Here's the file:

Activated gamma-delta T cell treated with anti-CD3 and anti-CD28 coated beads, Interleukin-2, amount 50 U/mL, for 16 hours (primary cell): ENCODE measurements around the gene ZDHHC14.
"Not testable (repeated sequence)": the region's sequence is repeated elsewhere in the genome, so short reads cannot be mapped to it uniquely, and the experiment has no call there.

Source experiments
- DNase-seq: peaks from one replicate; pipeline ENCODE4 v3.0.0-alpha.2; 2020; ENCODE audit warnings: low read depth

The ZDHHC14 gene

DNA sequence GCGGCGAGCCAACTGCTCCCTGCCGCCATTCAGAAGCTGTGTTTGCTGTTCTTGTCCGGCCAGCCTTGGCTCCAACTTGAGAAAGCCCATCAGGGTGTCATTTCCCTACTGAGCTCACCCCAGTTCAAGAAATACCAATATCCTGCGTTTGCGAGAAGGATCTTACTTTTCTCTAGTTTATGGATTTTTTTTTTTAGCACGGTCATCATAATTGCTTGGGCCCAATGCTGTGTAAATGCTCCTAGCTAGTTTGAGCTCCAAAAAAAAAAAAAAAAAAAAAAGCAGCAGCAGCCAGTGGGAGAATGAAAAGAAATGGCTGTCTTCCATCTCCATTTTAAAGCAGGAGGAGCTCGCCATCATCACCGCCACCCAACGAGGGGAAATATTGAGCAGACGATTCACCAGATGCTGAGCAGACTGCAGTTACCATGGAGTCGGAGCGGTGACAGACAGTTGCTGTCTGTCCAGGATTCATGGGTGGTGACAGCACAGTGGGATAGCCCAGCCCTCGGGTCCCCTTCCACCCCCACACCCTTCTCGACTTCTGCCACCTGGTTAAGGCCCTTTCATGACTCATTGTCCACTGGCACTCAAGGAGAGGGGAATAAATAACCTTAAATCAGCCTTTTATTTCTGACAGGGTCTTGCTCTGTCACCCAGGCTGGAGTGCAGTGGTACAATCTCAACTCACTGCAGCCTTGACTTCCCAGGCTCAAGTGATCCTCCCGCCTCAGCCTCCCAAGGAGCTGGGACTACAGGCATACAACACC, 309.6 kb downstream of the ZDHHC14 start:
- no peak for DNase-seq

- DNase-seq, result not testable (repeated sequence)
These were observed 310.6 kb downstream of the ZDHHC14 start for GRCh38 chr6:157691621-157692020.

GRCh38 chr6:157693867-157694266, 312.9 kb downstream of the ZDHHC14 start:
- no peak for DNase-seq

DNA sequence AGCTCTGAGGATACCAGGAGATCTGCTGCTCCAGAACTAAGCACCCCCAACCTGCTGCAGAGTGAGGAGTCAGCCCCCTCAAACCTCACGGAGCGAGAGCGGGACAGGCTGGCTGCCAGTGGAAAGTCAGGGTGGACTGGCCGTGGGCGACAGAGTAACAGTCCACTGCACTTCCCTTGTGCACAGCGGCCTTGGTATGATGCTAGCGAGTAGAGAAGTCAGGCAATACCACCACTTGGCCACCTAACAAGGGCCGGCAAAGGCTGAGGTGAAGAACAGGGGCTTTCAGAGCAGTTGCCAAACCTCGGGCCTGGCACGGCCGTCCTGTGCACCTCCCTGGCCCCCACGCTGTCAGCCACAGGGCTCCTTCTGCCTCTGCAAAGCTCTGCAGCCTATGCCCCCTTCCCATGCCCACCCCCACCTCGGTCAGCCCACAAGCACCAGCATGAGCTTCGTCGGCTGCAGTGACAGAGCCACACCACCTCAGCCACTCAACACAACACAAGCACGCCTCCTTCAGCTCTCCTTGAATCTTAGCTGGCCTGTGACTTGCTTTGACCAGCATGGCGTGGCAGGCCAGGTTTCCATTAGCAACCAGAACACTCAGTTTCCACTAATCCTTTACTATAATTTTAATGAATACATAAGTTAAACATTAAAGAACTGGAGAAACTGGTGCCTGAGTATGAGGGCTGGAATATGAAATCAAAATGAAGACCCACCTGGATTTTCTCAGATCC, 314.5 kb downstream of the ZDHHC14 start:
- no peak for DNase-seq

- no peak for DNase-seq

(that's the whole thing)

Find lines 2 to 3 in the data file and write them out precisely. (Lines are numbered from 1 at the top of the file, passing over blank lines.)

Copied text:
"Not testable (repeated sequence)": the region's sequence is repeated elsewhere in the genome, so short reads cannot be mapped to it uniquely, and the experiment has no call there.

Source experiments